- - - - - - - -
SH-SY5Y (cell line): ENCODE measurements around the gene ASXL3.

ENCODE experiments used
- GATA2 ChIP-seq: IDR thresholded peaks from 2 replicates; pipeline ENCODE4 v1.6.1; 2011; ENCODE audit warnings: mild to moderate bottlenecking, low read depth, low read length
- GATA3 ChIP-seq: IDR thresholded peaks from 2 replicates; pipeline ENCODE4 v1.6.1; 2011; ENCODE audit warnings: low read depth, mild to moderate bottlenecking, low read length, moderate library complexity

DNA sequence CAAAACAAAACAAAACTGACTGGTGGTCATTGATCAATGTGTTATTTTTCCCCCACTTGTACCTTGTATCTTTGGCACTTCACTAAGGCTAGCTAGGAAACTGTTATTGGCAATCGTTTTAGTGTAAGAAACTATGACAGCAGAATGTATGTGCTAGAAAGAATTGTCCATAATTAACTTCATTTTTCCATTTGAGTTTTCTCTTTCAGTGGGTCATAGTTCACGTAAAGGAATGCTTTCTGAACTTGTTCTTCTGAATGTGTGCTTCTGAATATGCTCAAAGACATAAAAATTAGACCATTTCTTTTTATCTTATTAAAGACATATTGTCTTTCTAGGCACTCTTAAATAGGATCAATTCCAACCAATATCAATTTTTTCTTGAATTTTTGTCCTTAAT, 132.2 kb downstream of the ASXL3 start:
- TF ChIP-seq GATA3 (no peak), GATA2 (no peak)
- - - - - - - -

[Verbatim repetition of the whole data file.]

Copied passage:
SH-SY5Y (cell line): ENCODE measurements around the gene ASXL3.

ENCODE experiments used
- GATA2 ChIP-seq: IDR thresholded peaks from 2 replicates; pipeline ENCODE4 v1.6.1; 2011; ENCODE audit warnings: mild to moderate bottlenecking, low read depth, low read length
- GATA3 ChIP-seq: IDR thresholded peaks from 2 replicates; pipeline ENCODE4 v1.6.1; 2011; ENCODE audit warnings: low read depth, mild to moderate bottlenecking, low read length, moderate library complexity

DNA sequence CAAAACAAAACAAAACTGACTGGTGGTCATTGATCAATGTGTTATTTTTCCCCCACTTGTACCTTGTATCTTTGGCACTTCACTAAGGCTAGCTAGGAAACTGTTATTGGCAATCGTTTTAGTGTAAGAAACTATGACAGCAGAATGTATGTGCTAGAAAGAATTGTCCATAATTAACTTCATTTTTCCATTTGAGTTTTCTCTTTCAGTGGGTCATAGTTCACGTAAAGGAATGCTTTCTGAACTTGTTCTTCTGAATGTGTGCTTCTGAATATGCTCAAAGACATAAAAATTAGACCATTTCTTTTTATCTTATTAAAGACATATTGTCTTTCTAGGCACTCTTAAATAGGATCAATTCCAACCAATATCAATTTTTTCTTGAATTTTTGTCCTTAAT, 132.2 kb downstream of the ASXL3 start:
- TF ChIP-seq GATA3 (no peak), GATA2 (no peak)